Dropbox has piqued some developers’ interest with the Datastore application programming interface (API) it announced Tuesday. From a purely technical point of view, it seems neat. The jury is out, though, over whether it will get much use.
Developers hanging around at the Dropbox DBX conference on Tuesday sounded impressed with the announcement that Dropbox can now manage and serve up structured bits of data — such as the latest high scores in a video game and the settings of a given application — for a bevy of devices. The ability to update data on the client and server side after reconnecting an offline device was especially compelling.
But think for a moment about the kinds of companies that would feel comfortable storing data on Dropbox. Game companies would be interested, especially those offering multiplayer experiences, because players could set new targets when they find out their competitors reach new highs. Perhaps collaboration tools would be helped along by storing and pushing data via the Datastore API, because keeping team members on top of everything with up-to-the-minute information is the whole point of those tools.
While real-time capability is great, the new API might only appeal to a limited subset of developers. After all, not all applications need to feature the latest data in order to be of value to users.
However, for the ones that do need that kind of technology, as their data accumulates into seriously large volumes, Dropbox could be sitting pretty. Companies that want to enable immediate communication of information — in text documents, spreadsheets, digital whiteboards, instant messages and so on — could get assistance from the Datastore API. Their developers wouldn’t have to work as hard on building such functions and could focus on more important tasks.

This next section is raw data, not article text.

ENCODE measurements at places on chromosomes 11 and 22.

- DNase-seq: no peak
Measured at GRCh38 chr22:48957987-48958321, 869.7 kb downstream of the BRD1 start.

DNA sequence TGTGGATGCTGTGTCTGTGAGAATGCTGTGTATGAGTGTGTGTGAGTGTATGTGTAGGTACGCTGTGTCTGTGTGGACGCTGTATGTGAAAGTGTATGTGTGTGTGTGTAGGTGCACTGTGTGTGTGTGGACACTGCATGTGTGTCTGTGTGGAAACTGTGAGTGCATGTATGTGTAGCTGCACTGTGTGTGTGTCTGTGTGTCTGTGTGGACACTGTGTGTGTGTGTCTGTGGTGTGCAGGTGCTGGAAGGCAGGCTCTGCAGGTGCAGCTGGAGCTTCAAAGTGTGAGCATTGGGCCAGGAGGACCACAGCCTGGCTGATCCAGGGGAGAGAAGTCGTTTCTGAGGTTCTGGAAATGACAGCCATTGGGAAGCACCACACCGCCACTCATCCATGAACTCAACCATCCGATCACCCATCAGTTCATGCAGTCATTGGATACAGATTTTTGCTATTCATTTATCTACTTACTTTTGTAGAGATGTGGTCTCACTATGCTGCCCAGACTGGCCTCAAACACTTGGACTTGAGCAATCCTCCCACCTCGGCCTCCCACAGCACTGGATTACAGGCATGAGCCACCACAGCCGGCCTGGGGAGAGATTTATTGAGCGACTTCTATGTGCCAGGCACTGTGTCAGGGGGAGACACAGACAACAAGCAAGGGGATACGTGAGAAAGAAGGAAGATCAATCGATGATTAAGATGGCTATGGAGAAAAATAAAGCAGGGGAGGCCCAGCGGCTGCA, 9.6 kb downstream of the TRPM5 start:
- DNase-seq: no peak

Happy users would be compelled to become paying customers. That could motivate Dropbox to bet more of its business on the data-provider model and start charging developers for API calls — a nice revenue boost for a company with unclear finances. (As a rule, Dropbox declines to say how many paying customers they have.) At the moment, charging developers for API use is not on the roadmap, although it’s possible some service would make developers pay up in the future, Dropbox CEO Drew Houston told reporters after his keynote.
Until then, Dropbox might have to overcome additional hurdles to get developers using the new Datastore API. Security, for instance, is already a hot-button issue for the storage and sharing of full files on Dropbox — IBM banned it, as my colleague Barb Darrow reported — and one would think security and regulatory compliance would be a part of any conversation about moving raw data back and forth. That’s why certain companies might hesitate to call on the Datastore API to handle confidential or sensitive data.
But give the company some time. Developers heard about the API for the first time Tuesday. Dropbox partners haven’t even started using it, said Ruchi Sanghvi, the company’s vice president of operations. Perhaps it will emerge as the solution to a set of narrowly tailored problems.